Michele Polacsek, Ph.D., M.H.S., professor of public health and director of the Center for Excellence in Public Health at UNE, has co-authored an op-ed for the Sunday, Sept. 20, issue of the Portland Press Herald/Maine Sunday Telegram addressing the potential risks of distance learning on students’ nutrition as the COVID-19 pandemic endures.
Polacsek co-wrote the Maine Voices column, “For many kids, distance learning makes healthy eating a lot harder,” with Julia McCarthy, J.D., interim deputy director of the Tisch Center for Food, Education, and Policy at Columbia University.
The pair write that distance learning can guard students from the in-person situations that may transmit the novel coronavirus, but that, for some students – particularly those from low-income families – increased use of digital tools could exacerbate diet-related disease.
“The COVID-19 crisis has made clear that our diets are putting us in danger,” Polacsek and McCarthy write. “Patients with obesity, diabetes and hypertension are more vulnerable to the virus, meaning that healthy eating should be a top priority. Yet, for millions of low-income students no longer able to easily access school meals, healthy eating just got a lot harder.”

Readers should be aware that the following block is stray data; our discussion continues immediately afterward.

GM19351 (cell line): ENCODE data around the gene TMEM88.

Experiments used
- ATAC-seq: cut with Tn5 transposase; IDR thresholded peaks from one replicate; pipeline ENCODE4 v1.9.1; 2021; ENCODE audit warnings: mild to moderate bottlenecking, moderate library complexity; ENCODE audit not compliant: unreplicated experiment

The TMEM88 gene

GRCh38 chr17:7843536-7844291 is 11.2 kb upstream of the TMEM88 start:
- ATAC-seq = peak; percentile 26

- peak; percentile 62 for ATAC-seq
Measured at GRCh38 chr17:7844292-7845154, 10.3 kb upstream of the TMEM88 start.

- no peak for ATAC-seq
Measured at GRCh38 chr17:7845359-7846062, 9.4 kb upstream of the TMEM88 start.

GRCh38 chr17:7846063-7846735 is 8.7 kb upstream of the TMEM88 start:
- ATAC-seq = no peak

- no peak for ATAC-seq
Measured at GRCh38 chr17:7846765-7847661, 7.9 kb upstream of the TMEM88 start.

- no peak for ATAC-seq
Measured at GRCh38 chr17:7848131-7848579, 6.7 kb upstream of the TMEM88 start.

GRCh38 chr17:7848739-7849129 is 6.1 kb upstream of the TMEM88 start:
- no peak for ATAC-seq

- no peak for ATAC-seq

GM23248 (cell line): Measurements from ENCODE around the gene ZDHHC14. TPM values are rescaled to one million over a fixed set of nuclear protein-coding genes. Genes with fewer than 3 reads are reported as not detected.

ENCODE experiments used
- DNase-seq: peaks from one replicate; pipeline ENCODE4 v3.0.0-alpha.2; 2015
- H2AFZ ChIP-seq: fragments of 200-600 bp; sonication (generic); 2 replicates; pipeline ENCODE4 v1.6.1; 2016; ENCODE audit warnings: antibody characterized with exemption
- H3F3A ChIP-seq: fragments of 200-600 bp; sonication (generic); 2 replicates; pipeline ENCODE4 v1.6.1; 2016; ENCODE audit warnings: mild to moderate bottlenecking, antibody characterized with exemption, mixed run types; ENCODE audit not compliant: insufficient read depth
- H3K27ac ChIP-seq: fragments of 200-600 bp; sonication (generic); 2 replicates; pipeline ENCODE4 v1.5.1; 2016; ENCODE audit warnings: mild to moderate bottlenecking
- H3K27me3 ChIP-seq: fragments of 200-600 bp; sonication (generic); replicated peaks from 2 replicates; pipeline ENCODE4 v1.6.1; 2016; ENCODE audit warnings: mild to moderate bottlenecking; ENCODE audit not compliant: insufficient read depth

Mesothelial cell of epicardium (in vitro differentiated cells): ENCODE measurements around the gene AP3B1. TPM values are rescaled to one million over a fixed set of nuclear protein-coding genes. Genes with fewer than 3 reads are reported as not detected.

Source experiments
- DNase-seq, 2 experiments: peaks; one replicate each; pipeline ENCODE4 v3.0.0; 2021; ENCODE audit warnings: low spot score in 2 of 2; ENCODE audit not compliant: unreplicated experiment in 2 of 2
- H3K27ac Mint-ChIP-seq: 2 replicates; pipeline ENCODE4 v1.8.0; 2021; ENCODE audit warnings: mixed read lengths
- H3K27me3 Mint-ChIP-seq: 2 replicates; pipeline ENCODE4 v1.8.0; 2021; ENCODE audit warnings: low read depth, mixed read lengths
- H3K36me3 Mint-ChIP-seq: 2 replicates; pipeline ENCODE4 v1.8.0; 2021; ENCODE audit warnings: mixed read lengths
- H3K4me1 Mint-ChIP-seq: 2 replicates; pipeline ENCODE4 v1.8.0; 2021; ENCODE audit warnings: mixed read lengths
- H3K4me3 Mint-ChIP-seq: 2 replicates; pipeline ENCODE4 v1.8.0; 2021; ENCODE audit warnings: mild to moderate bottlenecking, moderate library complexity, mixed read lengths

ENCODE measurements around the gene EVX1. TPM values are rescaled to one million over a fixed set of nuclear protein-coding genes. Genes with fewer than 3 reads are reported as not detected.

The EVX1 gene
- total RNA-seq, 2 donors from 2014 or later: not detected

Polacsek and McCarthy further say that food marketing on digital educational platforms may make it even more difficult for students to eat healthily.
Reviewing the educational website ABCya.com, which contains learning games for students of all ages, the authors found banner ads for sugary cereals, fast food items, and processed meat snacks. The website allows users to pay extra to remove ads, but, for those already on a budget, this may not be a viable option.
“Food marketing not only undermines educational messages but also can create inequitable learning environments and exacerbate racial, ethnic, and socioeconomic disparities in health,” the authors state. They then argue that food marketers should adhere to the same standards of advertising on digital platforms that they are legally required to for advertising in schools: if it is unhealthy, it cannot be advertised in the educational space.
“The current public health crisis has highlighted the important role schools play in students’ diets,” Polacsek and McCarthy say in closing. “Let’s take this opportunity to ensure that even in this time of distance learning, schools promote healthy, lifelong behaviors.”